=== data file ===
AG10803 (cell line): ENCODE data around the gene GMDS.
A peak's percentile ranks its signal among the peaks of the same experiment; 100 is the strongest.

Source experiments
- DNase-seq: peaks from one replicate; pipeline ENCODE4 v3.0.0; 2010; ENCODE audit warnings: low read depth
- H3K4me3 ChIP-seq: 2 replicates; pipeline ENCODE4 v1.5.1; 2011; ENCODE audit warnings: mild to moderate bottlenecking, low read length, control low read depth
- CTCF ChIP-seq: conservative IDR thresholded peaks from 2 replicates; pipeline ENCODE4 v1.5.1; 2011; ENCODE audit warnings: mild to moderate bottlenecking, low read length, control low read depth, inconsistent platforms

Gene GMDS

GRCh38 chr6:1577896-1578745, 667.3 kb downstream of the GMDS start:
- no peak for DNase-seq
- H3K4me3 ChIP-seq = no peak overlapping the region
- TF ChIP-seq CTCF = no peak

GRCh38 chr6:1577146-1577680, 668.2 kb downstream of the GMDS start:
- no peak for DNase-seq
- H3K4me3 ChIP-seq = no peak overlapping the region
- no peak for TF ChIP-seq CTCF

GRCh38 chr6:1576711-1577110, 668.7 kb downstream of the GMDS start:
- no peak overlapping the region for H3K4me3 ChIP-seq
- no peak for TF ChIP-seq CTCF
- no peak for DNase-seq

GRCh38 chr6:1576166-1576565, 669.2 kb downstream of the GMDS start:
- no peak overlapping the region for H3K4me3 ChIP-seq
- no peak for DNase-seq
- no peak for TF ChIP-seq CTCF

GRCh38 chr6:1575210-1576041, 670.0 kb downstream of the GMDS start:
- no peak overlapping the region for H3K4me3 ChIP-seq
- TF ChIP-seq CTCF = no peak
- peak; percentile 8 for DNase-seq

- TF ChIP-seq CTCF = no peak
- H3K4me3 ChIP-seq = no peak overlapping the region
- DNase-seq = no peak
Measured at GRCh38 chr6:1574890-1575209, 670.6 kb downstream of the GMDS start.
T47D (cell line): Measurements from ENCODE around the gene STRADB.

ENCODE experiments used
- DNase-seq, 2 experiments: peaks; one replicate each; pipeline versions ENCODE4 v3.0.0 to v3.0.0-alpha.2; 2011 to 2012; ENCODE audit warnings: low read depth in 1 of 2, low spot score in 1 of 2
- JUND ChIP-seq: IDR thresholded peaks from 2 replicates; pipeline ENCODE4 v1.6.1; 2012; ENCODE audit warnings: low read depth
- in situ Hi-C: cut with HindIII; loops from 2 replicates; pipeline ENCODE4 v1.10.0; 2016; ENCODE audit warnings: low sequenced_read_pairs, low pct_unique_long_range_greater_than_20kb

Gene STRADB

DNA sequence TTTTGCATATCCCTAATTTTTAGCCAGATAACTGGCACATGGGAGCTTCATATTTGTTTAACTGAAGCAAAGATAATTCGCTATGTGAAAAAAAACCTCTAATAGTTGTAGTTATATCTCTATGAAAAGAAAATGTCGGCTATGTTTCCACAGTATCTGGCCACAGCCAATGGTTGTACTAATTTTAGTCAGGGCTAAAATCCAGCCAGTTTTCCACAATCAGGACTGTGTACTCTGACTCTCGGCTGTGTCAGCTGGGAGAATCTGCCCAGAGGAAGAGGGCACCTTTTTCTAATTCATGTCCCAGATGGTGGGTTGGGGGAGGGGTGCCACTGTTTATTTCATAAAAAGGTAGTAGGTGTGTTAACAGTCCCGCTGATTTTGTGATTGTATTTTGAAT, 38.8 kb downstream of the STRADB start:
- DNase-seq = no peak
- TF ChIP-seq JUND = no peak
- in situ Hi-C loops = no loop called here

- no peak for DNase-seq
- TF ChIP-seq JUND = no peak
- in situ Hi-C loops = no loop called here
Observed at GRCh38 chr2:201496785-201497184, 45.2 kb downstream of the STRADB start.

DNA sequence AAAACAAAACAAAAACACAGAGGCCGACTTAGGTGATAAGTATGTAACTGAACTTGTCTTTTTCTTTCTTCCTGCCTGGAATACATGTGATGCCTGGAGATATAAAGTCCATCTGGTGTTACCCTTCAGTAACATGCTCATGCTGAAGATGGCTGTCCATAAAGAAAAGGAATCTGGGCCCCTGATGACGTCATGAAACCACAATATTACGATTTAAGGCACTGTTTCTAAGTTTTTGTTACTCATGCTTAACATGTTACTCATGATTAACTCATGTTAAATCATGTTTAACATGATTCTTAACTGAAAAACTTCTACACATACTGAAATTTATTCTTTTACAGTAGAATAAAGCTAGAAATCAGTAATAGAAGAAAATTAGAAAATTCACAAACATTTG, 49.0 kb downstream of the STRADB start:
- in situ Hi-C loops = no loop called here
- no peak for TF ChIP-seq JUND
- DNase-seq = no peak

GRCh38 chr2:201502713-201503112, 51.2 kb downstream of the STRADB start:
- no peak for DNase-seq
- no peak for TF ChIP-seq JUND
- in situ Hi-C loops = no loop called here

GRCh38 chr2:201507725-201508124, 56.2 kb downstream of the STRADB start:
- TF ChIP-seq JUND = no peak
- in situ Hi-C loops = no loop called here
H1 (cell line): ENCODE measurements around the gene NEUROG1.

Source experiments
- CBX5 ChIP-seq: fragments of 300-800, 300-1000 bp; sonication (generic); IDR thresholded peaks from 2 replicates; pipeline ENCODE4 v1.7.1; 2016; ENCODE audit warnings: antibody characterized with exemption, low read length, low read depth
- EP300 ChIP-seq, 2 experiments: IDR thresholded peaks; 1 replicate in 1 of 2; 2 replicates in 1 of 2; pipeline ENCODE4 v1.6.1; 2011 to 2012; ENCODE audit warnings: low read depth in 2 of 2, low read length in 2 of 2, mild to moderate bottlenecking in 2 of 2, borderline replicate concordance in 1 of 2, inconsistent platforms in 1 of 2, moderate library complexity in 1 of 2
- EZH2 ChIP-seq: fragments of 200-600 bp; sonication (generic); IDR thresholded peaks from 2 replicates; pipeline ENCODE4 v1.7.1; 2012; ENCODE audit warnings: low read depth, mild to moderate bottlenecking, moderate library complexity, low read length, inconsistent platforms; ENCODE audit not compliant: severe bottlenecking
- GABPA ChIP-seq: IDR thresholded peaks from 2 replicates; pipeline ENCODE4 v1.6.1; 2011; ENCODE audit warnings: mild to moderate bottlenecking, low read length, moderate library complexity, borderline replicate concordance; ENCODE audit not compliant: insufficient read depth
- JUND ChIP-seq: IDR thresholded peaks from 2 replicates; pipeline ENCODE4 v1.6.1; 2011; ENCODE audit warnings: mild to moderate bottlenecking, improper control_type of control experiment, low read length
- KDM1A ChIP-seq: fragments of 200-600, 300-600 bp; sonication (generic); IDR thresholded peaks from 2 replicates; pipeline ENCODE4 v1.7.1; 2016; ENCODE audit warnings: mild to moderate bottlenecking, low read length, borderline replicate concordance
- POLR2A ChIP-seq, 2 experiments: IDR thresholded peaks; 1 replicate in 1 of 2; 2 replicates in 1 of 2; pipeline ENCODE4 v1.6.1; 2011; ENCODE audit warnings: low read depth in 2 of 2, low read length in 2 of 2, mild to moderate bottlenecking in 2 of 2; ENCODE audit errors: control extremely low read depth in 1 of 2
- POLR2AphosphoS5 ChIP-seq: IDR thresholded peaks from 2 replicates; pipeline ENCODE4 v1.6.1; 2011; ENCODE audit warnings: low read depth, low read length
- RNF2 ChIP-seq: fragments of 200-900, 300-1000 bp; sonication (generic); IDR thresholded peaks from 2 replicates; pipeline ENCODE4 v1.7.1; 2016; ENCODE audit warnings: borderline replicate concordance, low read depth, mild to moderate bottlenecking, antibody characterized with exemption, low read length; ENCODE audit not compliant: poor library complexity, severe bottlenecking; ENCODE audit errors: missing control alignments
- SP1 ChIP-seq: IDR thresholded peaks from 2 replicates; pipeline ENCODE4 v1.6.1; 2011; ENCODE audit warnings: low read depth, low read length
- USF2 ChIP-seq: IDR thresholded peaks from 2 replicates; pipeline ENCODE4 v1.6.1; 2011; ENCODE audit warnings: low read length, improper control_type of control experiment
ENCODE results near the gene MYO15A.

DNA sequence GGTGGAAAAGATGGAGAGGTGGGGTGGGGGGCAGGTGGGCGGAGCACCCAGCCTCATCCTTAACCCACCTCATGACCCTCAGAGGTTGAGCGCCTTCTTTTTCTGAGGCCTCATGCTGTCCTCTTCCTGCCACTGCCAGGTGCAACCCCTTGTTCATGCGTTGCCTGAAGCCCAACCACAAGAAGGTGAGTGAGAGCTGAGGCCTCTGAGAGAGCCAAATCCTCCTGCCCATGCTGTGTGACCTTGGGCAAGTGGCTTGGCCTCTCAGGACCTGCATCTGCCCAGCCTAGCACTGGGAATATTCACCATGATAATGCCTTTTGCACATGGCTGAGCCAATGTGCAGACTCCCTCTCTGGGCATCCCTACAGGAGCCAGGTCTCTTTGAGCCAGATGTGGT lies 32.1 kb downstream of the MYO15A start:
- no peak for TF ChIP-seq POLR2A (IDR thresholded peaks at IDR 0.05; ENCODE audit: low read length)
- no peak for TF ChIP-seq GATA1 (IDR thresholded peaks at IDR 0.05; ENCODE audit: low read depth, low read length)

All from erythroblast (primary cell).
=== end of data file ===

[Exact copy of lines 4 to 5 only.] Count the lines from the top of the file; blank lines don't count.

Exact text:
- DNase-seq: peaks from one replicate; pipeline ENCODE4 v3.0.0; 2010; ENCODE audit warnings: low read depth
- H3K4me3 ChIP-seq: 2 replicates; pipeline ENCODE4 v1.5.1; 2011; ENCODE audit warnings: mild to moderate bottlenecking, low read length, control low read depth